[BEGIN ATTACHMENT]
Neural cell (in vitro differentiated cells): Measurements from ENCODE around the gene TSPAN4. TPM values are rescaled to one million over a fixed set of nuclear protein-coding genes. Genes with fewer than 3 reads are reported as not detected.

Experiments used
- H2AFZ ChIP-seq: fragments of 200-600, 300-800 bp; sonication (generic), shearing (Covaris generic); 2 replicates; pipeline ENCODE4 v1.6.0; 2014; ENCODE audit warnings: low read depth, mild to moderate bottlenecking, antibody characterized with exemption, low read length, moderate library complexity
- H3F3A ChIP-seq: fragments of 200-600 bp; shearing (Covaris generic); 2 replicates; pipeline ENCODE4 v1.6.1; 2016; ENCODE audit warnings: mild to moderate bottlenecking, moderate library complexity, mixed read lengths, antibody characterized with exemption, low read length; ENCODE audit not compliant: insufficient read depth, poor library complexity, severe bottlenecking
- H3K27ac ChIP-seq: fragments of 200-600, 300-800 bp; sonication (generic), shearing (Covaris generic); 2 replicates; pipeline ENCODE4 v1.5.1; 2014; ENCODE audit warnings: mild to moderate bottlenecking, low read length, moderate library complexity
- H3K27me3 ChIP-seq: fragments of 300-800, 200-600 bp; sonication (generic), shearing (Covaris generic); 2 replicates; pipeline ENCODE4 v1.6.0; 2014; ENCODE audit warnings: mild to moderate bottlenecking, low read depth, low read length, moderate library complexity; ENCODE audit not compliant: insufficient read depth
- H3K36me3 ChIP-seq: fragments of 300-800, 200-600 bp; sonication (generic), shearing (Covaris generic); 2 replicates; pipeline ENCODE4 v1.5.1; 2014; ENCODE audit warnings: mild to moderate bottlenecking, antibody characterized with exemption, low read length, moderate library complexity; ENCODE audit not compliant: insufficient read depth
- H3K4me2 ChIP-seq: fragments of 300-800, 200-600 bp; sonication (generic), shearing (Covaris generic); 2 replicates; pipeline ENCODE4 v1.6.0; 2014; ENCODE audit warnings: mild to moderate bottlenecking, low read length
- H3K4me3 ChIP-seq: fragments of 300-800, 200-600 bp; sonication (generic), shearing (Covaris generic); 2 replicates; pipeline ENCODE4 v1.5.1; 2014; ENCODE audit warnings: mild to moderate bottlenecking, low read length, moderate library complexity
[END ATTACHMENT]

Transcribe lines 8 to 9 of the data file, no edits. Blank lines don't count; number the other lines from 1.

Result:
- H3K4me2 ChIP-seq: fragments of 300-800, 200-600 bp; sonication (generic), shearing (Covaris generic); 2 replicates; pipeline ENCODE4 v1.6.0; 2014; ENCODE audit warnings: mild to moderate bottlenecking, low read length
- H3K4me3 ChIP-seq: fragments of 300-800, 200-600 bp; sonication (generic), shearing (Covaris generic); 2 replicates; pipeline ENCODE4 v1.5.1; 2014; ENCODE audit warnings: mild to moderate bottlenecking, low read length, moderate library complexity